Illustration by Shenuka Corea
After a long and painful decline, it is with great sadness that we must accept that General Assembly is dead. Memories of its vibrant youth, of packed rooms and lively debates, of motions and seconds, of laughter and even tears sustained it in its last few years of deterioration. As those memories become distant, however, we must acknowledge the failings of GA and look to the future.
Our model of Student Government, placing the most power with a body open to all students, is unique among university student governments. It reminds me of the town meetings of New England. If you’ve ever seen Gilmore Girls, you are familiar with town meetings. My hometown in Massachusetts has them too. Like our GA, these town halls present information from elected officials, vote on local issues and discuss common concerns. The whole town comes out for them, making them an effective means to understand the community’s opinions.
That’s the key though. People come. Direct democracies are great, in theory, but they require participation in order to be successful. Our General Assemblies, with 12, 13, 15 or 18 individuals in attendance, all of whom are usually required to be there — Executive Board members, committee chairs, Gazelle reporters, and Student Life assistants paid to manage the A/V — exemplify the shortcomings of a direct democracy.
Anyone can bring 10 friends and completely hijack the process.
I understand that it can be a pain to attend GA. It’s a time commitment, there’s pretentious jargon, it’s all the way in the Student Union. We have tried fixing it over the last four years.
Nothing worked: not changing the time or location, not creating themes or making it more informal. No one comes.
It’s a fundamental breakdown in the system.
I write this as Kelly the student, not Kelly the Student Government President. I was a proponent of GA for a long time. I have attended almost every one since my freshman year and historically staunchly advocated GA’s continuance. Sure, I thought it was problematic that an individual could bring a few friends and vote to mandate Meatless Mondays, but if that individual was invested, then all the more power to them for taking that initiative.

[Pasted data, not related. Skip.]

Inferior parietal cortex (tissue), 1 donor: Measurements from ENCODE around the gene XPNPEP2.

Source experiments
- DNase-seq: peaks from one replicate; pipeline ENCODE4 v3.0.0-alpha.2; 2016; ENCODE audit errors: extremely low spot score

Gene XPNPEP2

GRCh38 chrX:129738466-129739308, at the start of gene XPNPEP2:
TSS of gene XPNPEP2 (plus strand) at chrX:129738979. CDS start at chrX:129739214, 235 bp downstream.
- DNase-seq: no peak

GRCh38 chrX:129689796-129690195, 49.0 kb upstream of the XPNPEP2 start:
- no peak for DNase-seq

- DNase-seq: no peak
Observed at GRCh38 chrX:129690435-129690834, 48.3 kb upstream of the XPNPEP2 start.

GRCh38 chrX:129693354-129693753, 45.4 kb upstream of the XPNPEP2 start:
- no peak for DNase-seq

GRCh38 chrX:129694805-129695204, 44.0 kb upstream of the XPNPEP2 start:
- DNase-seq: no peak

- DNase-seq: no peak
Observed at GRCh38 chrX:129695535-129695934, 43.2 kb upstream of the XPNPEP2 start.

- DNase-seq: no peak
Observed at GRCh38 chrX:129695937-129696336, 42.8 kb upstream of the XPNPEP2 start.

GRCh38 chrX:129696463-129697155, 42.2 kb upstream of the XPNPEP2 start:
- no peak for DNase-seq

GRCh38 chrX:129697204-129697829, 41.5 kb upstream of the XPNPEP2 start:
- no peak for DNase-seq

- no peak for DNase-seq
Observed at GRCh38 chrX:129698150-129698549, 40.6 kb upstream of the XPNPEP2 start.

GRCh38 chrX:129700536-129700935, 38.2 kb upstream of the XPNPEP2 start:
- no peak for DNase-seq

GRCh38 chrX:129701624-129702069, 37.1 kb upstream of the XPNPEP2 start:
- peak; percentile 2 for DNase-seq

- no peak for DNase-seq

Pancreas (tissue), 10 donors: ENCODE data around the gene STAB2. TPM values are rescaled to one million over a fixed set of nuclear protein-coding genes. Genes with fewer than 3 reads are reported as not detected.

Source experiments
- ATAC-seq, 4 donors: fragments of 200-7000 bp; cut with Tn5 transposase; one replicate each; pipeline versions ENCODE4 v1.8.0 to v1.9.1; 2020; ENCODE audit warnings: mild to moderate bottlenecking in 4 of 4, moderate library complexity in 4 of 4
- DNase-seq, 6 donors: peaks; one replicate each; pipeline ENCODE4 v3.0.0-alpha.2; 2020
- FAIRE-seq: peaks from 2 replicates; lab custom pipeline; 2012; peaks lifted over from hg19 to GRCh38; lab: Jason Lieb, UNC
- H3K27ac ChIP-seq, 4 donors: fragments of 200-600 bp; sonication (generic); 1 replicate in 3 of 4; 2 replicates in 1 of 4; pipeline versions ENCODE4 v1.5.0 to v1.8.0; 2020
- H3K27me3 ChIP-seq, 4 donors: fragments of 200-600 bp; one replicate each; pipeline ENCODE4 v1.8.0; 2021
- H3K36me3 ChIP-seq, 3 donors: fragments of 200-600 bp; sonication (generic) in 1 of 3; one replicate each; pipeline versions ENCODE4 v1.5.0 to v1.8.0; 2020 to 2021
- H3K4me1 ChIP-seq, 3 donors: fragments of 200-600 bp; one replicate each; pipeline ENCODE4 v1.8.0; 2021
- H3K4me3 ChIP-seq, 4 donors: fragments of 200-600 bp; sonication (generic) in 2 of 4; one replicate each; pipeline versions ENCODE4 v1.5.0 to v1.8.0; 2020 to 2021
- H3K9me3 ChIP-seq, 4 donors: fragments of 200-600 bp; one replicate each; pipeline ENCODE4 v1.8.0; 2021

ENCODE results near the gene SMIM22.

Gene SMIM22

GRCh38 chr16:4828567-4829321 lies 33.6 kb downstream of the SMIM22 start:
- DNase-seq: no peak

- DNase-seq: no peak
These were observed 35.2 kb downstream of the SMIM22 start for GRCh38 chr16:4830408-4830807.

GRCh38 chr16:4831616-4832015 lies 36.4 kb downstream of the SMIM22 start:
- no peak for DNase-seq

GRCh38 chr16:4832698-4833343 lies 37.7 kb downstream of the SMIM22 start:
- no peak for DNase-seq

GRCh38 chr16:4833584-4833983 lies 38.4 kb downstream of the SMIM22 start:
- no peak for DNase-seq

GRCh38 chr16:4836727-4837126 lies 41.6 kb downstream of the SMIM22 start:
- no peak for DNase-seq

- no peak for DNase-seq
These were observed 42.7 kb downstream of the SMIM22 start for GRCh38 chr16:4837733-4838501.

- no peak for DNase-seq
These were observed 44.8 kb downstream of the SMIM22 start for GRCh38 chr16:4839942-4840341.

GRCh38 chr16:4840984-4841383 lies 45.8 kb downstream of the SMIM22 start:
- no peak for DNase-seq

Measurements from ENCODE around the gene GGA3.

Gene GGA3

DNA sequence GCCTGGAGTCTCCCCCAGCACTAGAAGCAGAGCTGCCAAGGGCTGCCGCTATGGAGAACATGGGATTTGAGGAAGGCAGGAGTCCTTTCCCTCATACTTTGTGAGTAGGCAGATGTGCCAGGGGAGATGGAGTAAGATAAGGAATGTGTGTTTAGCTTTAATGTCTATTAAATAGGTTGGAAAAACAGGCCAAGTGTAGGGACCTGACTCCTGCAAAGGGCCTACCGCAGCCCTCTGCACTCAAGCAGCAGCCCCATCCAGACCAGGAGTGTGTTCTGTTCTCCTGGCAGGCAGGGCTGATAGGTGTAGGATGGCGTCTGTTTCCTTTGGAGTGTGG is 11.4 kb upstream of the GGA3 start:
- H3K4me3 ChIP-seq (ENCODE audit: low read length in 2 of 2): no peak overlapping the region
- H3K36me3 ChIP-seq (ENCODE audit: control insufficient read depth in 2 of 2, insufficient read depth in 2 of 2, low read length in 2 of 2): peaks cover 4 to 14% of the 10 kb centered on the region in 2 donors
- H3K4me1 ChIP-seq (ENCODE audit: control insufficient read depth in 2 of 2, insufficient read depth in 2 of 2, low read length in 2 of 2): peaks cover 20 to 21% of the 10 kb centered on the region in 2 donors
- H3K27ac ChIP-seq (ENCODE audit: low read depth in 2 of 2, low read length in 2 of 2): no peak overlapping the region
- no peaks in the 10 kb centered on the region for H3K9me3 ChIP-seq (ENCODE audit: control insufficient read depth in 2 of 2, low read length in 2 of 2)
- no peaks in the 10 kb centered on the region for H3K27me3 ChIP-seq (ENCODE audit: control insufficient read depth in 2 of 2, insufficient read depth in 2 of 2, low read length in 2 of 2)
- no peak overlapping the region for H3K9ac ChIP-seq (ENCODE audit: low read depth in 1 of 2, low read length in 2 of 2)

As our student body grows, that argument becomes untenable. Our first GA of the year had over 100 first year students in attendance. Personally, I was ecstatic about the attendance. Over 100 is unheard of. Our attendees were less excited and asked, “How can GA be the representative body of the students when it is 95% first years? How can we make decisions that impact the whole student body when only 8% of the student body is in attendance? How is any of this legitimate?”
I don’t have the answers for that. I no longer believe that GA is legitimate. We need to recognize the changing nature of our university and adapt our Student Government accordingly. We need a new system.
We need a new system to better represent the diverse voices among our student body, not just the 15 or so who attend GA. Restructuring our Student Government from a direct democracy to a representative one does not silence our voices. It does not make the system undemocratic. Rather, it will force our representatives to become more accountable to their constituents, to actively seek feedback and to reach out. It will decrease bureaucracy. It will improve legitimacy. Most importantly, it will allow Student Government to once again do what it is meant to do: advocate for the whole student body.
Kelly Murphy is a contributing writer. Email her at [email protected]